This letter is in response to Barry Kent MacKay’s Letter to the Editor on December 7 in which he staunchly opposes the government’s cormorant hunting proposal (“Apex predator cormorants play an important role in ecology”).
I serve with Barry on the provincial Human-Wildlife Conflict Advisory Group. He’s an effective spokesperson for animal welfare and a talented wildlife artist. We agree on many things, including the need to properly fund conservation and to collect outstanding fines for violations under the Fish and Wildlife Conservation Act. I respect his conviction, but his general contempt for humankind is on full display here.
Don’t be fooled—MacKay isn’t just opposed to a cormorant hunt, he actively opposes any cormorant control efforts including those conducted by Parks Canada to save the ecologically sensitive habitats of Middle Island. From what I can tell, he’s opposed to hunting of any kind, for any reason.
Fishing too, which he’s referred to in his blog as a “cruel sport.”
MacKay also opposes the provincial raccoon rabies control program, mainly because raccoons and skunks are depopulated in the vicinity of a positive case. He’s claimed that rabies outbreaks are just a creative way for the MNRF to ensure the continued flow of funding to its programs (in a past blog post, he stated “Be prepared for another ‘outbreak’ of raccoon strain rabies as we approach budget time in Ontario”). Anyone familiar with the horrifying progression of rabies culminating in death in both humans and animals should be appalled by this position.
On the topic of cormorants, he is selective in his criticism. Much of his rhetoric is lobbed at us, the Ontario Federation of Anglers and Hunters, because we’ve been seeking cormorant control measures for decades (although not necessarily a hunt or for the reasons that he claims). But Anishinabek Grand Council Chief Glen Hare has also been calling for cormorant control efforts, as has the Great Lakes Fishery Commission. Even some of the American wildlife agencies in the Great Lakes States have voiced their disappointment in Ontario’s lack of a coordinated cormorant management plan. MacKay’s suggestion? Simply ignore all of these voices as uninformed.
His opinion piece focuses on fisheries impacts and completely ignores the broader ecological impacts that can occur when too many cormorants nest in one area. The destruction of terrestrial habitats, threats to species at risk, accumulation of feces, impacts on aquaculture and fish stocking, a reduction of property values—none of these impacts are mentioned.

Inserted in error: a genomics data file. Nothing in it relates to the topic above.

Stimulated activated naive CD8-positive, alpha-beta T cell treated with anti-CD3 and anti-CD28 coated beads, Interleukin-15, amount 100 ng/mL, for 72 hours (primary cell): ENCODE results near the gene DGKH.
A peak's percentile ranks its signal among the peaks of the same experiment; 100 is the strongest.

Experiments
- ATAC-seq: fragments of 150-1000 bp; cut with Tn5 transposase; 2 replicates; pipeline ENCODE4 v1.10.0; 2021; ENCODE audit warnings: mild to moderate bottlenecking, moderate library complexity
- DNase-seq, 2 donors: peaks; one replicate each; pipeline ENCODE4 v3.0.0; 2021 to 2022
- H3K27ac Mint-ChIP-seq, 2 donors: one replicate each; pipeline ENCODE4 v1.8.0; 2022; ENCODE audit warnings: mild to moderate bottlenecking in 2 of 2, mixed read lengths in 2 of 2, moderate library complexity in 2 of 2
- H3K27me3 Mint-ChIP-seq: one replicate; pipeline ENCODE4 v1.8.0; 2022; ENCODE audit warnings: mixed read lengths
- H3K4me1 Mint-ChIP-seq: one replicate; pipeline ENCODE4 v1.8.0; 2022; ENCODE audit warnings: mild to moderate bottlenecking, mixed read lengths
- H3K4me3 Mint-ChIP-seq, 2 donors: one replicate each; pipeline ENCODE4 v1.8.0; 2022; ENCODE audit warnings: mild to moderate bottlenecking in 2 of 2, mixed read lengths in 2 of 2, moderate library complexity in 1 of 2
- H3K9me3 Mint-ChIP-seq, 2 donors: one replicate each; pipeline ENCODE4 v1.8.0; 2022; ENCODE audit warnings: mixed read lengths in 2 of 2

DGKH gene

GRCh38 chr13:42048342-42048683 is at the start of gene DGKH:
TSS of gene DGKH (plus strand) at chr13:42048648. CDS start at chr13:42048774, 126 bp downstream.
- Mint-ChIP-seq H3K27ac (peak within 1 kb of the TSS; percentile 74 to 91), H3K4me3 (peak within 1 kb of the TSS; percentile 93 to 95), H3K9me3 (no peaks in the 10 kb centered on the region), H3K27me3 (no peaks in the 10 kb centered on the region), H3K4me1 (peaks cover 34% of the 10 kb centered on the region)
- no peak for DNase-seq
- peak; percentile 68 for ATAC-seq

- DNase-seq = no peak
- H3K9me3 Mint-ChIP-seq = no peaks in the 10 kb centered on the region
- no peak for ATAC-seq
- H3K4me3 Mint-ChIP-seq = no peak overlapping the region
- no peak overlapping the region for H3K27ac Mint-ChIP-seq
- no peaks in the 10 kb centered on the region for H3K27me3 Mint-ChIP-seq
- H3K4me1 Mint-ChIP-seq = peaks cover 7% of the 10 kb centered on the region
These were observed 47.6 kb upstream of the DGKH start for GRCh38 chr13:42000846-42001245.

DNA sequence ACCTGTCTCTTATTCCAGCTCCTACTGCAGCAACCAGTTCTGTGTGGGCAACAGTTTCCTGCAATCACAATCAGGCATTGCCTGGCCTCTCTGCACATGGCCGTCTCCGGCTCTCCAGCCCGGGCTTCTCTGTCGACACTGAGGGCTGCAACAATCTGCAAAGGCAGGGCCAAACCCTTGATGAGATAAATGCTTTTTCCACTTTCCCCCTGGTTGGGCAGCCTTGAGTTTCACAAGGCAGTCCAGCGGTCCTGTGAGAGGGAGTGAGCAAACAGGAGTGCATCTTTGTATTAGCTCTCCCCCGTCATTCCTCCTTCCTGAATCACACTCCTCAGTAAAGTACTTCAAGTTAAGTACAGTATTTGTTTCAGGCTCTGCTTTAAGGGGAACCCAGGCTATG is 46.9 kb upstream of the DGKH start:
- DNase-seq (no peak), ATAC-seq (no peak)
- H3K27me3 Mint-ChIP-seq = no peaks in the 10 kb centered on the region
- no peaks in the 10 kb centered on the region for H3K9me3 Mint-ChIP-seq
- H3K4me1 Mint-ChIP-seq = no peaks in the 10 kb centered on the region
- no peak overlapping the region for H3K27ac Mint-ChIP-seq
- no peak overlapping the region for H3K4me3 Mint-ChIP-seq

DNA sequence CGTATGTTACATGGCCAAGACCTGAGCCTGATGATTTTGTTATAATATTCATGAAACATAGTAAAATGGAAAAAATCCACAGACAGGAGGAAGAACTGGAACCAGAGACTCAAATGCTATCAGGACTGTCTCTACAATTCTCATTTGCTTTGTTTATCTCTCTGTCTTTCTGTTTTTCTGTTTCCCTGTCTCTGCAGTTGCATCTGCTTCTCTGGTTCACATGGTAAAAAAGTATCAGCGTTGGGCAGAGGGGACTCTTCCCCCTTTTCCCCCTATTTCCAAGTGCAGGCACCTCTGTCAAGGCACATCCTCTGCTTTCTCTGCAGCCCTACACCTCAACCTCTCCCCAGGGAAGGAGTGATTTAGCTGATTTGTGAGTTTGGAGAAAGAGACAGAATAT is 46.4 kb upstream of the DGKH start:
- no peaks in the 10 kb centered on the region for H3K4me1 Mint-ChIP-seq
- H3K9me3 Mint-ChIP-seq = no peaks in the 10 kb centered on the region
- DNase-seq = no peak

He states that “we wiped them out before, nearly, and now we’re about to do it again”. No one is interested in wiping out cormorants, nor could we. The reality is that a huge number of Ontario’s cormorants live in provincial and national parks and along municipal waterfronts—areas where the discharge of firearms is prohibited. The proposed cormorant hunt will not eliminate cormorants from Ontario, meaning that the double-crested cormorant’s existence is not in jeopardy.
Has our knowledge evolved about cormorants and their impacts? Absolutely. Just like cormorants won’t eat every last fish, hunters won’t kill every last cormorant. The most likely scenario is that cormorants will be shot by hunters during waterfowl season, rather than the tactical, wholesale slaughter of nesting birds that opponents like to portray.
Hunters don’t want to kill for the sake of killing cormorants. But we have a proven track record as willing participants in achieving broader management goals, such as mitigating the negative impacts of double-crested cormorants. Is it so hard to believe that a group of people whose preferred activities centre on time spent in nature, might actually want to conserve that nature? Most supporters are simply seeking practical tools to deal with a real-life problem. In our modern world, intervention is sometimes necessary.
Manager of Policy
Ontario Federation of Anglers and Hunters